Movie Review: THE LAST PUSH

PrintE-mail Written by Katherine McLaughlin

The Last Push Review

Movie Review: The Last Push / Cert: TBC / Director: Eric Hayden / Screenplay: Eric Hayden / Starring: Khary Payton, Lance Henriksen, Brian Baumgartner / Release Date: TBC

Space exploration goes wrong in this low budget first time feature from Director Eric Hayden. Billionaire, Walter Moffit (Lance Henrickson) funds a mission to explore Europa, one of the moons of Jupiter. The two man crew wake up from stasis just as their chamber is exploding and only Michael Forrest (Khary Payton) survives.

Michael is restricted to a small living area, which is constructed extremely well and the logistics of exactly how an astronaut would survive in a habitation chamber have been thought through; including the use of what can only be described as a “poo paste” for nutritional needs. Contact with base is kept up via satellite video links – and the conversations between Michael and his colleague Bob Jones (Brian Baumgartner or Kevin from The Office: An American Workplace) feel believable as they play off each other well. Lance Henrickson is basically a talking head and his role could have been played by anyone, but it’s good to see he wants to support sci-fi filmmakers.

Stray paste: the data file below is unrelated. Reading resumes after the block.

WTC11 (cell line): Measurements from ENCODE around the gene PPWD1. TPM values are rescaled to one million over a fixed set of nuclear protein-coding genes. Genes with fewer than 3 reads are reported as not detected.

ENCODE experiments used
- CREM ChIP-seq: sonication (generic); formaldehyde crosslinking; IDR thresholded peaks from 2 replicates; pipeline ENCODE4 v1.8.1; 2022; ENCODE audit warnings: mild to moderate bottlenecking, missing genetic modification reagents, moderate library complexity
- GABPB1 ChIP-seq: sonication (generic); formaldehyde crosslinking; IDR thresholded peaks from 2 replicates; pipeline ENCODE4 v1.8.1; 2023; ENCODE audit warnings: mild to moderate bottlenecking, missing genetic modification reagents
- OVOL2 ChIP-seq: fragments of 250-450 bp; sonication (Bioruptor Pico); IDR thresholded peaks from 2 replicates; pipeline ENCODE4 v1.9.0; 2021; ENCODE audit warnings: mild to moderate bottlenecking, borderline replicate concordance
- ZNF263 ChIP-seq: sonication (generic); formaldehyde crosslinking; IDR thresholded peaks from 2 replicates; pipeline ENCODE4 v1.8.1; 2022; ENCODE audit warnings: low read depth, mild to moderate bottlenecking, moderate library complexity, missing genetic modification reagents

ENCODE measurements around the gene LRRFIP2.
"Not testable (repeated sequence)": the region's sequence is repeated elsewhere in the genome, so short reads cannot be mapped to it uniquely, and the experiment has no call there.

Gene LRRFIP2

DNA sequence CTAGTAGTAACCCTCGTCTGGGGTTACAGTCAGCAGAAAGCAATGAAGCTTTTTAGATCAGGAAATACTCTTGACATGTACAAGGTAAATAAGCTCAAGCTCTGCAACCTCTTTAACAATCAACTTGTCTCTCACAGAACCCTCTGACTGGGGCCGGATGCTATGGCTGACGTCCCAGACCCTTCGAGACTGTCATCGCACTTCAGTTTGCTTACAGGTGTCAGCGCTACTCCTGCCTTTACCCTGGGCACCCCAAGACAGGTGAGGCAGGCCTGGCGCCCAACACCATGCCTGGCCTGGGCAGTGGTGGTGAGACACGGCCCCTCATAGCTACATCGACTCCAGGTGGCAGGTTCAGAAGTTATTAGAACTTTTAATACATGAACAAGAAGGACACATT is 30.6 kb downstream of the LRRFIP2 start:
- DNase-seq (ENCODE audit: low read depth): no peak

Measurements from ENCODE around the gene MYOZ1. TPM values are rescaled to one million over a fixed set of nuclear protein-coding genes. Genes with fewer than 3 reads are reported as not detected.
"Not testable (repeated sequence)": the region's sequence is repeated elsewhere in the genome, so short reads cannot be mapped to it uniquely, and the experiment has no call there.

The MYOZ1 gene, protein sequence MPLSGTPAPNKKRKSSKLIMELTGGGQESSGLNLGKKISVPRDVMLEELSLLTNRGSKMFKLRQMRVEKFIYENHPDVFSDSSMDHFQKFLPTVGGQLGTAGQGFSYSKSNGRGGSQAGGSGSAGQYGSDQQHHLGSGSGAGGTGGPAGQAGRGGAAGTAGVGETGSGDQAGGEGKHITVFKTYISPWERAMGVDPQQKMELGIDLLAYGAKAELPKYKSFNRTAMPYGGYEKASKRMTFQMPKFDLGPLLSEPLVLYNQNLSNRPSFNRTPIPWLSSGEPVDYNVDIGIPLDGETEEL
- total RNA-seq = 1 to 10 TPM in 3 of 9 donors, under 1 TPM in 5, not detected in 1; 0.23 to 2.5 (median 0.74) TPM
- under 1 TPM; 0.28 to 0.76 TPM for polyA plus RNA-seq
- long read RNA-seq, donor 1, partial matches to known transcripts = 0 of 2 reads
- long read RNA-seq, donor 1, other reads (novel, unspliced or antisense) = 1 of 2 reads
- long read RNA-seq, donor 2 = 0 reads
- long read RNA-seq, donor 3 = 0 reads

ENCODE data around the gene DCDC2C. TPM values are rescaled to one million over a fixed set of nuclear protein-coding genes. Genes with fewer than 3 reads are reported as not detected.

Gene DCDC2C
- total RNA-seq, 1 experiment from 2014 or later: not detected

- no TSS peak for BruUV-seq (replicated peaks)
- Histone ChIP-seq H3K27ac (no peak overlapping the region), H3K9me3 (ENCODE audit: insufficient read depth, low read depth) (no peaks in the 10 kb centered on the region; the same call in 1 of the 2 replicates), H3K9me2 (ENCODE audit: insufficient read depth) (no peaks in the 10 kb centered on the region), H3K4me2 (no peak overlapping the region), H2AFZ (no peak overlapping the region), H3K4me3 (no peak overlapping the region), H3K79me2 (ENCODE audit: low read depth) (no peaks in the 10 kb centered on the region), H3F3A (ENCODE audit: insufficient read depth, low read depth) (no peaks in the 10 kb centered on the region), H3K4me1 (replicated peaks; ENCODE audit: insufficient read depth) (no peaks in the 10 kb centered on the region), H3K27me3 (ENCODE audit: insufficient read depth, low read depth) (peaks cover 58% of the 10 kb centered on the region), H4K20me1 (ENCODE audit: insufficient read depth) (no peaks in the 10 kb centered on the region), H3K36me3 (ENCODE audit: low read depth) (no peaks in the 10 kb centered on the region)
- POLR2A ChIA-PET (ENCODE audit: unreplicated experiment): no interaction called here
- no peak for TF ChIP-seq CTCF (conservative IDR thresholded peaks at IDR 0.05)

The success of the film relies on the strength of Khary Payton’s acting and he does a fine job, but his performance unfortunately does not carry the film. With its comparisons to Moon, where Sam Rockwell plays an astronaut confined to a solitary existence, it just doesn’t reach anywhere near the same level. Humour is lacking for the most part and the idea isn’t original enough to praise for creativity. Though the films are extremely different, when the focus is on one man for the majority of the film something special is needed to lift it above other films about being stranded in space.

There are some nice nods to Star Trek IV: The Voyage Home, with the reason for the mission based on the fact that whales have been located on Europa, and the idea of what home means to different people is investigated nicely. Director, Hayden, delivers some interesting moments and musings on human motivation, space exploration and one man’s psychological excursion but if you are a fan of this type of sci-fi you may have seen it all before.

Expected: 6 out of 10


Suggested Articles:
Written and directed by Attila Till, KIlls on Wheels is a refreshing piece of cinema that sees two d
Canadian horror has a solid legacy on many levels. With the likes of Peter Medak’s The Changeling
A single red balloon drifts up the New Line Cinema logo, a starting wink to those who know. Director
Like Ms. 45, Nikita, Haywire, and, more recently, Atomic Blonde, Byung-gil Jung's The Villainess, po
scroll back to top

Add comment

Security code

Other articles in Movie Reviews

KILLS ON WHEELS 17 September 2017

THE HOLLOW CHILD 16 September 2017

IT 05 September 2017

THE VILLAINESS 04 September 2017

DOUBLE DATE [FrightFest] 04 September 2017

STILL/BORN 04 September 2017

THE END? [FrightFest] 04 September 2017

THE LIMEHOUSE GOLEM 04 September 2017

MAYHEM [FrightFest] 04 September 2017

VICTOR CROWLEY [FrightFest] 04 September 2017

- Entire Category -

Sign up today!